Christmas Pudding Cake
The Christmas Pudding cake was my second creation for this years Christmas Gift Hampers (see my previous post on the Gingerbread Man Christmas Cake).
I had decided to try something a bit different this time by baking the cake in a Pyrex bowl to get the Christmas Pudding shape. I used the quantities as per my Fruit Cake Recipe for a 6 inch round cake.
My main concern with this cake was whether baking the cake in a glass bowl would result in the outside of the cake burning before the inside was fully baked. I did some research and found several recommendations to place a metal flower nail, spike side up, in the base of the bowl – the idea being that the spike would then dissipate the heat up through the centre of the cake ensuring an even bake.
I double lined the bowl with baking parchment – an achievement in itself. I ended up having to use an excessive amount of butter to adhere the parchment smoothly enough to the dome of bowl so as to avoid incurring too many large ridges in the cake surface that I would have to plug with marzipan later.
I filled the bowl with cake batter up to half an inch below the lip of the bowl and covered with a baking parchment hat. Not knowing how long this would take to bake I set the timer for around one and a half hours at first, and then checked it again every fifteen minutes. It ended up taking a full two and a half hours (at 140°C) to bake through. I think that the flower nail must have worked though, as it appeared to be an even bake and the outer side of cake was not overcooked or burnt.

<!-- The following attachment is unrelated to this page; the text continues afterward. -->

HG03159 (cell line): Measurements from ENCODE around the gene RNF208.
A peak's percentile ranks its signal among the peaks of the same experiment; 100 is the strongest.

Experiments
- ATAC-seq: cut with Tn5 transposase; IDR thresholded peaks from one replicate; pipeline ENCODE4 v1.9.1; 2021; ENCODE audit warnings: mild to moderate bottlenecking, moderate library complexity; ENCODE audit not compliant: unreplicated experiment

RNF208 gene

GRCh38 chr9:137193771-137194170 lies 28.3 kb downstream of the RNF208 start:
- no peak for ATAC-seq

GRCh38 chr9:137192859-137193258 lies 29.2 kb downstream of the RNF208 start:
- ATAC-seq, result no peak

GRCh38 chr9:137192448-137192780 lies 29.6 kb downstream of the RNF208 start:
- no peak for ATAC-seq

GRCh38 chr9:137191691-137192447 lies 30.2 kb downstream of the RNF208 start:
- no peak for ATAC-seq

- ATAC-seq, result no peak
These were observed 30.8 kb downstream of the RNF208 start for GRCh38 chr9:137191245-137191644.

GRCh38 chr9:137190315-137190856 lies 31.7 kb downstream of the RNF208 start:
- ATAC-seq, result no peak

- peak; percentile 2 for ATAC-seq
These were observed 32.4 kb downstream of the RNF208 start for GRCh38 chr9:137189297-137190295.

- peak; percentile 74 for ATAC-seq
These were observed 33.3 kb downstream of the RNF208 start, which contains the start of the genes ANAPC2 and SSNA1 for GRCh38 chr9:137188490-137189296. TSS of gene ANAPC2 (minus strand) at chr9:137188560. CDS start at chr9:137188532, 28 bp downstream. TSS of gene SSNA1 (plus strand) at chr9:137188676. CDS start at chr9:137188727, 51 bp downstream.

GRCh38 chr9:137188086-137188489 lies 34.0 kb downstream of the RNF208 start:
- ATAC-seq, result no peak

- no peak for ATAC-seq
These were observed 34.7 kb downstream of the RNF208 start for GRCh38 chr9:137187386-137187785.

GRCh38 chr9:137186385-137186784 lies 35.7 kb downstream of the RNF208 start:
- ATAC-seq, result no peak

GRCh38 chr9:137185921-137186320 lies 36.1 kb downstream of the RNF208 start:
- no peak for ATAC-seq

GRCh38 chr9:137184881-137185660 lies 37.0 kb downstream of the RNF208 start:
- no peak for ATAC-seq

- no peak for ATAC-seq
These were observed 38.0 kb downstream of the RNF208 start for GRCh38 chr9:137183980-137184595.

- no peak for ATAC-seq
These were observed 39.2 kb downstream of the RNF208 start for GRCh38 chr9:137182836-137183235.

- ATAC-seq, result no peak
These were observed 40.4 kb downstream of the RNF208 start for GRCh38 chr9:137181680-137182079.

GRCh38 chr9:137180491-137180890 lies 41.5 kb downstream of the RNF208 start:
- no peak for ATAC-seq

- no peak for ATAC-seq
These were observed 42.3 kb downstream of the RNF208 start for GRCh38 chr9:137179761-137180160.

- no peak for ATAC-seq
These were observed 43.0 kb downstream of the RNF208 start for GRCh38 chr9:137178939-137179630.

When it came to decorating the cake I did the usual marzipan covering before applying the sugarpaste layer (wait at least a couple of days to let the marzipan layer dry out a bit first). I coloured the sugarpaste ‘bulrush’ brown. As you can imagine it took a lot of colour to get the deep brown for the pudding (almost the whole pot) and in doing so I learned a valuable lesson – don’t colour icing when you’ve got an important meeting the next day and you’re not entirely sure that the colouring will come off your hands in time. I even tried a Mary Berry tip and washed my hands in lemon juice, but that still didn’t remove the dirty brown staining to my finger nails.
I cut the ‘custard’ topping out of some white sugarpaste using a template I had made from card. The holly leaves and berries I made using coloured Sugar Florist Paste and one of holly leaf cutters I had bought for last years Christmas Wreath Cake. To finish the cake off I dusted the top with some Ice White Lustre Dust to add some festive Christmas sparkle.